Published January 13, 2016
Under Arrest: Tales of Classical Music's Most Notorious Felons
Submitted by Pamela Fruend
Gold Coast Chamber Players with Soprano Christine Brandes at a concert last January. Photo provided
Although the connection between classical music and notorious crimes may seem obscure, Gold Coast Chamber Players' "Crime and Punishment" will expose the criminal lives of composers. "Crime and Punishment" is a radical departure from typical chamber music concerts, many of which focus on particular eras, countries, or composers. Prepare to have your expectations turned upside down and to guess which crime is connected to which composer. Amongst the composers - J.S. Bach, Johann Rosenmuller, Alessandro Stradella, and Carlo Gesualdo - lay scandal, intrigue, and mystery.
The Gold Coast Chamber Players' collaborative spirit will be highlighted in Alessandro Stradella's Sinfonia for Strings and Harpsichord. Each player gets a chance in the spotlight, yet the ensemble ultimately works as one unit. Stradella was also a well-known philanderer in his day, which ultimately led to his sticky end. The most dramatic of the crimes involves Carlo Gesualdo, who caught his wife and her lover in flagrante and brutally murdered them on the spot. His song, "Moro, lasso, al mio duolo" is mournful yet harmonious, and captures Gesualdo's brooding personality. Johann Sebastian Bach was the victim of a horrible boss, the Duke of Weimar. When Bach accepted a new job offer, the Duke refused to release him on such short notice. As punishment for Bach's insolence, the Duke threw him in jail for a month. The refined nature of Bach's sonatas doesn't even hint at his stubbornness. All told, no one could claim that these composers led boring lives.
The concert will be held at 7:30 p.m. Saturday, Jan. 23 at the Lafayette Library Community Hall in Lafayette. A pre-concert talk at 7 p.m. with Kai Christiansen will start the evening.
Soprano Christine Brandes, who was praised by San Francisco Classical Voice for her "delicate but tightly focused and superbly accurate voice," will be highlighted in a selection of vocal pieces and arias. An international performer, Brandes has performed locally with the Philharmonia Baroque Orchestra and San Francisco Opera and is known as an expert on Baroque and early classical music. Brandes commented in an interview that Bay Area audiences were especially receptive to early music when it became popular in the 1970s and '80s. As a small subset of mainstream classical music, historical performance meshed beautifully with the alternative ethos of the Bay Area.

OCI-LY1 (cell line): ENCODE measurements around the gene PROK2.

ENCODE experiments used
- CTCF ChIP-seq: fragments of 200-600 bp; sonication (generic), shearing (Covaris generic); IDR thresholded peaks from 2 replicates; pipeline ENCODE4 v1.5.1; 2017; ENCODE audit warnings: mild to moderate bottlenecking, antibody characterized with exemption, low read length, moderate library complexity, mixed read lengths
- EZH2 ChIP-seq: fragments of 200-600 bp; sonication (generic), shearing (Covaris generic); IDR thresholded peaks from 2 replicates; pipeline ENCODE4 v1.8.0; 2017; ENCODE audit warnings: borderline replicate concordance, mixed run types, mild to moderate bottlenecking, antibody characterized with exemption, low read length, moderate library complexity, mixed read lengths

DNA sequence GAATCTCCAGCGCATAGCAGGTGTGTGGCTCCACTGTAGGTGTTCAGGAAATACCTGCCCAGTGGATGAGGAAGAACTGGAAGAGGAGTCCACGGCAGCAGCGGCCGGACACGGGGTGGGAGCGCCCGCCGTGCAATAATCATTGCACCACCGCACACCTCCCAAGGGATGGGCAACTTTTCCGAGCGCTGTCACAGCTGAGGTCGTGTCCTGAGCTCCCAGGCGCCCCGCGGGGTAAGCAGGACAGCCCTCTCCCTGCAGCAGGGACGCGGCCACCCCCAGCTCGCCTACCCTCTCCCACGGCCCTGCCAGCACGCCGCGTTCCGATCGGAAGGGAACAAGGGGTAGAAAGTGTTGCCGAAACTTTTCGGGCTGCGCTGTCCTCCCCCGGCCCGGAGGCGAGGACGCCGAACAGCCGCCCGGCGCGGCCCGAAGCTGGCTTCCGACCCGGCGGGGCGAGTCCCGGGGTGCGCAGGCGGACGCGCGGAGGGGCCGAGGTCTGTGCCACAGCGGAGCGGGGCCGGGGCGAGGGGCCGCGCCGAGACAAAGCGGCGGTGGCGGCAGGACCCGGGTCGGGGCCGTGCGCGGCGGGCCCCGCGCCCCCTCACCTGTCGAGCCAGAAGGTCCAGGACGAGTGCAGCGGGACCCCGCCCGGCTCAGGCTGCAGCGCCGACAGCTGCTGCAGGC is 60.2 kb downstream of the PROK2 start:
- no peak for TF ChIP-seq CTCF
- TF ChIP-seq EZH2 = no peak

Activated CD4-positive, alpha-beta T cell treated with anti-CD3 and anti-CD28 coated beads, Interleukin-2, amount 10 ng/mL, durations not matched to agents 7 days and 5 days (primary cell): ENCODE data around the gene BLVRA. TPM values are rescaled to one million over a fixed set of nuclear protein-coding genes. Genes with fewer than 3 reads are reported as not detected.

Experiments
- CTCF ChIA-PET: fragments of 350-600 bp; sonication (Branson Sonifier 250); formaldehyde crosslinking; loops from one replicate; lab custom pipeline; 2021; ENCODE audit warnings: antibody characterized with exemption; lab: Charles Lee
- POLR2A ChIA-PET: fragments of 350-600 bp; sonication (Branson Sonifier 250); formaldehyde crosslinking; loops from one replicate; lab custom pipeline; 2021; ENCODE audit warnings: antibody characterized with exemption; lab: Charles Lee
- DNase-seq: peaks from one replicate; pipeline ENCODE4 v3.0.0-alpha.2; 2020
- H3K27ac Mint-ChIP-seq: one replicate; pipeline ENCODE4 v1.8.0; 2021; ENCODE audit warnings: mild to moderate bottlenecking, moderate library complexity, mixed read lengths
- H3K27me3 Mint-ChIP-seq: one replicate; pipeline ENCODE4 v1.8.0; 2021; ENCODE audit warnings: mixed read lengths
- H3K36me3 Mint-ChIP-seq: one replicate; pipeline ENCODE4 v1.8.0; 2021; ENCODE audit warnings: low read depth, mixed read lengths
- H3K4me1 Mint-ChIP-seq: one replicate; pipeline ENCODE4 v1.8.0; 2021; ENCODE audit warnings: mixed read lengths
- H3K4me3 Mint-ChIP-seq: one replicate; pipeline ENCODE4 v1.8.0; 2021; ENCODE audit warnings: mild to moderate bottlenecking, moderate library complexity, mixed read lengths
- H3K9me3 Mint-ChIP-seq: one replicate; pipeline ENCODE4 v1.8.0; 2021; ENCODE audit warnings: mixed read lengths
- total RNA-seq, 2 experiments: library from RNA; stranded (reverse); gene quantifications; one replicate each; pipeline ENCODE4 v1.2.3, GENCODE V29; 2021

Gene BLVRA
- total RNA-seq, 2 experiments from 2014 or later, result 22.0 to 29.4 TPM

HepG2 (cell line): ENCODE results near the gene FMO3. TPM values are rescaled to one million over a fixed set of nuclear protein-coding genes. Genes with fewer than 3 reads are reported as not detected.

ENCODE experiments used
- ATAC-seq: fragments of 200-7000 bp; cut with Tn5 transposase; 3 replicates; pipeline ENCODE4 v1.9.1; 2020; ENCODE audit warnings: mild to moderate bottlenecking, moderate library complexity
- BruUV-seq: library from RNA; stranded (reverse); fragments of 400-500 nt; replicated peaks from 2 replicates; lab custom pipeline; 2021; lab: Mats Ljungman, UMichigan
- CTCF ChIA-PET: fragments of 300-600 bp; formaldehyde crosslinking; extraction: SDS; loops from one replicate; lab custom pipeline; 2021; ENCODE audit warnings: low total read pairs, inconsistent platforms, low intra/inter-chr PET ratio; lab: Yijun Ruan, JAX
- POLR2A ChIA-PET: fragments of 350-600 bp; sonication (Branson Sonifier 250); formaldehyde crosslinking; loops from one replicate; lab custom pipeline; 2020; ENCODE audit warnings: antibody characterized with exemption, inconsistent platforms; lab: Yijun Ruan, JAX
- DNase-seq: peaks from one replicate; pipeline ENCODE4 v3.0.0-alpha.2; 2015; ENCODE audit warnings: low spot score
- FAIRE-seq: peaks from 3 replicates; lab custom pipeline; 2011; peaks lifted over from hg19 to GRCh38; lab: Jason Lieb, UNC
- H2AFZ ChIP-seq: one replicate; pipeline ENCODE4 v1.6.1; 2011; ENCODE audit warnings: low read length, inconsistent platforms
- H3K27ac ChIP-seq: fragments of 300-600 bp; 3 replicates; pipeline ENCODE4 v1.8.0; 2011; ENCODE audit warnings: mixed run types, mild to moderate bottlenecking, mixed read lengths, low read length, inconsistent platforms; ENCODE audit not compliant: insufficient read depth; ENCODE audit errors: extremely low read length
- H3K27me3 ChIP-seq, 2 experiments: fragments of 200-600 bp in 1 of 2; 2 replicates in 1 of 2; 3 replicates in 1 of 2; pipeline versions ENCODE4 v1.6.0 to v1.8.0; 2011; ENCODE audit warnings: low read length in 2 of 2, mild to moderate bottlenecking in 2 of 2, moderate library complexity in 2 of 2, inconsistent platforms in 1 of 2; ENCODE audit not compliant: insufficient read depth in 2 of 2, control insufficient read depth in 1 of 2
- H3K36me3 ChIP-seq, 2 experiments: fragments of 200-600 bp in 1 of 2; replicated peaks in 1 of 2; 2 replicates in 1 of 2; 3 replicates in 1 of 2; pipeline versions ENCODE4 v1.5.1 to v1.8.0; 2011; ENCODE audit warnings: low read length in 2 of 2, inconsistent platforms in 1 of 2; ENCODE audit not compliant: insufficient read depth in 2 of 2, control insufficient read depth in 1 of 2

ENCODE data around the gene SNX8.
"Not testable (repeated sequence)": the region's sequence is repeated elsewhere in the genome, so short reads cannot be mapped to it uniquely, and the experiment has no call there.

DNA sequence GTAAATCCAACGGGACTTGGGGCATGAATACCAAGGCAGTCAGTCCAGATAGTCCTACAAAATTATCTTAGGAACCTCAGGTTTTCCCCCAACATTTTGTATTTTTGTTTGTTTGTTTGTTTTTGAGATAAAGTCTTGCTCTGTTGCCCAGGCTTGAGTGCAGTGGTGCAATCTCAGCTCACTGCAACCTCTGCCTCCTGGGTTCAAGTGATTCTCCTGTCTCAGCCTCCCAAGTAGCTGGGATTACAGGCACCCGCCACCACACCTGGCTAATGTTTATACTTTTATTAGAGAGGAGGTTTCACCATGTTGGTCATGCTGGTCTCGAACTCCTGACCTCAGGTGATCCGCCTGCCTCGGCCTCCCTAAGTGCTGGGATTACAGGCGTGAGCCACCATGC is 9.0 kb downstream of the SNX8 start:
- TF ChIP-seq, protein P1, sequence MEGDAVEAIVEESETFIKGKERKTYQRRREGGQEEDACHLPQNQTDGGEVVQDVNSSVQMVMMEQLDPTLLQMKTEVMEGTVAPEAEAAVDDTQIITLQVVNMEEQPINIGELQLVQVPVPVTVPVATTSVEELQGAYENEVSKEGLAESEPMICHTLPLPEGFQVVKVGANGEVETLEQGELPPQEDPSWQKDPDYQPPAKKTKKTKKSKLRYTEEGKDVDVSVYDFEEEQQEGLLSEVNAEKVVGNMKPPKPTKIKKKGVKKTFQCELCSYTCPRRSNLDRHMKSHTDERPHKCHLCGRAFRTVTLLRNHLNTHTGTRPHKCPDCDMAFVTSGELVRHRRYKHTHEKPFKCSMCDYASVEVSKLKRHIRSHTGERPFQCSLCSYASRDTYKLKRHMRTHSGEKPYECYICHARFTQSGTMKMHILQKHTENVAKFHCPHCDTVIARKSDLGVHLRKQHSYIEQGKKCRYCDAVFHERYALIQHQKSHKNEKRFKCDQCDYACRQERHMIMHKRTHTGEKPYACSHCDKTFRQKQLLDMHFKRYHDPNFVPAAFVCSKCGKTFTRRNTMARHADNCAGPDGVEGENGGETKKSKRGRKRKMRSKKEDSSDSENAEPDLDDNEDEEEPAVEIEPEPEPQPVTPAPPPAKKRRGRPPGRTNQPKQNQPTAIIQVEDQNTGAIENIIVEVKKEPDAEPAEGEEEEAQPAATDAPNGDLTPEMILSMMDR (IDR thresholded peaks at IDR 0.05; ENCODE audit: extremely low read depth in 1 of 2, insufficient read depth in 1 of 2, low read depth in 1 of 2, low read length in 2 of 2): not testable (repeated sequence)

Strings and harpsichord make up the core ensemble for "Crime and Punishment." Violinist Mitchell Newman of the Los Angeles Philharmonic will appear, as well as violinist Lisa Weiss of the New Esterhazy Quartet. Harpsichordist and early music specialist Katherine Heater will perform, as well as Gold Coast Artistic Director and violist Pamela Freund, and cellist Eric Gaenslen of the San Francisco Chamber Orchestra.
Ticket price includes complimentary champagne, the pre-concert talk at 7 p.m., and a reception with the musicians following the performance. Tickets are available at and by phone at (925) 283-3728. Limited seating, reserve early.
Christine Brandes Photo provided

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